With many exhibitions, concerts and parties cancelled or postponed, we have no events pages again this issue. Among the most notable survivors, though, is Banksy—Genius or Vandal?, in Yokohama until 27 September when the 70-piece exhibit by the controversial West Country artist moves to Osaka. Admission is by advance reservation only: https://banksyexhibition.jp/en/
Depending on who you hear, ACUMEN is either too English but not north-of-Watford enough; too local, too global, too male, too female, too young, too old, too soft, too hard, too Tory, too liberal, too groupthinky, too woke, too trendy, too old-school; too much business or not enough business—which shows what a diverse lot we are.
So after our warmly received recent interview with Cardiff’s top man in Tokyo and the British Council Japan’s new bass-playing boss from Edinburgh, we present Belfast’s main representative here, along with two award-winning young Caledonian business leaders; a BBC-gonged adult actress-turned-activist; a Japanese woman raised in London preserving her father’s creative legacy; a classic Scots-Japan name of Mariko McTier and her eco-warrior business partner from Edinburgh; plus five foreign and local women cyclists who call themselves knights.
Avoid clichés like the plague
That hackneyed old media chestnut, “A flurry of diplomatic activity,” came to mind when planning this issue. We try to offer views from both sides of the borders—from tropical Minami Torishima to the wet and windy Shetlands—so please welcome former Japanese Ambassador to the UK Koji Tsuruoka. Surprisingly, he seemed to have had limited knowledge of British customs before becoming ambassador to London in 2016. Unsurprisingly, he committed some amusing and awkward cultural and linguistic gaffes on his tour of duty that ended last year. Unlike our British Ambassador in Tokyo, who regularly shares with us his busy workload in Despatches, Koji understandably declined to write about official business, reminiscing instead about the hectic but rewarding social obligations that come with the job.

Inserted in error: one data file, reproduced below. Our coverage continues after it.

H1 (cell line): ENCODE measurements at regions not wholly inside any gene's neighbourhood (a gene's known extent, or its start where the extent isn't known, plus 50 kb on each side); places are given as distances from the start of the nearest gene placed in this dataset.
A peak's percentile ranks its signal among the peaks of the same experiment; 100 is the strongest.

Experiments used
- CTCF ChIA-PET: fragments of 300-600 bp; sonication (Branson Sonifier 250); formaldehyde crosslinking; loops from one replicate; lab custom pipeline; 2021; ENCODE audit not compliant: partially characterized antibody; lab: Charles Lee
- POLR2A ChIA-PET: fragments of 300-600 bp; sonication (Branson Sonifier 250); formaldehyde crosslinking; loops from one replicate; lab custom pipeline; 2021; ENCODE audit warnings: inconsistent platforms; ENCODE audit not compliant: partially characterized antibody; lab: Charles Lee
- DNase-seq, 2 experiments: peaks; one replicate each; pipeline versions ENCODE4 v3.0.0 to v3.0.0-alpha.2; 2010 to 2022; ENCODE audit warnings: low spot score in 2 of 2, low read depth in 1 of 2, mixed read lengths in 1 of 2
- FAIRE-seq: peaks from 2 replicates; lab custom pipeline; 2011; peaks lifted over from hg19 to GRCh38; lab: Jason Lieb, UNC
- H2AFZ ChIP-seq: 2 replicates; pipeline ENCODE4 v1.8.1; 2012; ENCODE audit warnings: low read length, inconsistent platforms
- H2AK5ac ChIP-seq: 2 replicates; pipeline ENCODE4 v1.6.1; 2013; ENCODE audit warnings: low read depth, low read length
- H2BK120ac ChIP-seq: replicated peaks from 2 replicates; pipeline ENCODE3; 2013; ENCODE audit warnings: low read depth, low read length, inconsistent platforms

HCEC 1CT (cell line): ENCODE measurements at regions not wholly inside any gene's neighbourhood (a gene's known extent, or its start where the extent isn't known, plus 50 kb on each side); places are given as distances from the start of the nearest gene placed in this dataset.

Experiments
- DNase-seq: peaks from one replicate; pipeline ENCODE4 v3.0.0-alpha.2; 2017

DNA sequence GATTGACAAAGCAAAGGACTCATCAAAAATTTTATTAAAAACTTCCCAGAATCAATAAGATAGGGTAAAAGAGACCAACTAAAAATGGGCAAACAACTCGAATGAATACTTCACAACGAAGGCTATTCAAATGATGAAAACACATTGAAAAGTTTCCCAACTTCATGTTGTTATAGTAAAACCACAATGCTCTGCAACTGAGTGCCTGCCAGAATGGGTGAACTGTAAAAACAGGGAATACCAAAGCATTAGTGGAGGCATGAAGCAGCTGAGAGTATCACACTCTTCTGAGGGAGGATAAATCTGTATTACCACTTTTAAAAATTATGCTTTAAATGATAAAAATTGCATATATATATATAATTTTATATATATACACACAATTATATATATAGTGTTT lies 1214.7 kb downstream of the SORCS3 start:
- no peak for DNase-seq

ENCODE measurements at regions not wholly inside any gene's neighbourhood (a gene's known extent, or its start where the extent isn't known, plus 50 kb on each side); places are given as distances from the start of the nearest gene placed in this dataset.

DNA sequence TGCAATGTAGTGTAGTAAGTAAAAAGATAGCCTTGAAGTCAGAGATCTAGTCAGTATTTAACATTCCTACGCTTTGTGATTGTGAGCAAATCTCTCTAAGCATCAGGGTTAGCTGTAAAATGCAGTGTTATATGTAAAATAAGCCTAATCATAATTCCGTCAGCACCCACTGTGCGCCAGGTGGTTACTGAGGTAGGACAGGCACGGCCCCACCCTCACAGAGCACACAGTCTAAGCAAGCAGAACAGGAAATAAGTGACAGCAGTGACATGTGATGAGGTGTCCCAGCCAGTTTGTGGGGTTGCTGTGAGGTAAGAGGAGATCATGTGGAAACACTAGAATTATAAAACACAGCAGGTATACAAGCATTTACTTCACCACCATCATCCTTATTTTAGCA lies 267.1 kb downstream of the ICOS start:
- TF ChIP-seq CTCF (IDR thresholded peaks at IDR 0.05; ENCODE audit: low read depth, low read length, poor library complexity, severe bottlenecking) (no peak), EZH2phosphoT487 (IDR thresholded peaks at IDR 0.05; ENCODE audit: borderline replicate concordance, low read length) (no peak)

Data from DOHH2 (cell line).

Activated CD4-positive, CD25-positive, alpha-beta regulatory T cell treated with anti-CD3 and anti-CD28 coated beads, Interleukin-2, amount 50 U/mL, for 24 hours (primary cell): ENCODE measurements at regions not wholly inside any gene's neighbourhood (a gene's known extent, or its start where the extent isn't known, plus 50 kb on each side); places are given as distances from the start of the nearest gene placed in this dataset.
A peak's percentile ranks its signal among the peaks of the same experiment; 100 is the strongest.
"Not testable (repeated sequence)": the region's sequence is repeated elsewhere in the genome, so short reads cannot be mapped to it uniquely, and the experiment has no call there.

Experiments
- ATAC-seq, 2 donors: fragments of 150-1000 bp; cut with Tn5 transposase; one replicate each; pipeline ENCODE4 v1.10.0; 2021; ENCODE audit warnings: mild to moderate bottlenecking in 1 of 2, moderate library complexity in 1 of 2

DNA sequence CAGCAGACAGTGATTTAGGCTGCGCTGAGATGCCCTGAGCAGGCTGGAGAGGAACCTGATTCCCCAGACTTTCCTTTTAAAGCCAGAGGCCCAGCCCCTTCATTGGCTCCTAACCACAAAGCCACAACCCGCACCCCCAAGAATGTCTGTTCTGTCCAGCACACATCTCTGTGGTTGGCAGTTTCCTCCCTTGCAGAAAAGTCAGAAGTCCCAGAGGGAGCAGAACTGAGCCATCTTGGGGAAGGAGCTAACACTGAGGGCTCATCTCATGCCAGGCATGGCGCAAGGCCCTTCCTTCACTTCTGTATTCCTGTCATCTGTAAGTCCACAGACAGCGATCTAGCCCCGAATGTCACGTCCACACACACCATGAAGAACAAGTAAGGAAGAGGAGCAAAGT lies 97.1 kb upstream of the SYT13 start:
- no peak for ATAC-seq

No touching, please, we’re British
When discussing any good that could come from Covid-19, one self-confessed cantankerous old Brexiteer said he was secretly delighted the virus had apparently condemned “that pretentious post-Thatcher continental custom of kissing and hugging everyone, every time, even those you barely know, even at work”. Exchanging sweaty hands with colleagues and anxious strangers at work events also got our introvert’s thumbs-down.
I wonder if the expat cocktail party in Tokyo will ever be the same again?
Democracy in action
I was recently privileged to witness first-hand a most thorough, open and fair democratic election at a well-established and reputable “public interest incorporated association” with about 2,000 diverse and high-profile members from the media, business and governments.
First, an election committee was formed and every eligible member was officially invited to run for office, with no obvious quotas, agendas, favourites or horse-trading. Candidates wrote one A4 page about themselves and their pledge, which was posted prominently at the organisation’s premises and on its website.
They were free to campaign and were invited to appear on stage and online, live in front of members who grilled them for more than an hour—quite mercilessly at times. They put the video of the event on their website next day and members continued to ask candidates questions until the deadline for voting and campaigning. At the annual general meeting, the votes were put in a secure box that was taken, quite theatrically, to a private room by members of the board and staff for counting in front of witnesses.
The results were then announced to the members as they sat for dinner. The quorum was met, but not enough votes were received to fill all the board seats, so officials announced a second election. It was quite an eye-opener to see real democracy in action, which could be a model for some other NPOs to consider.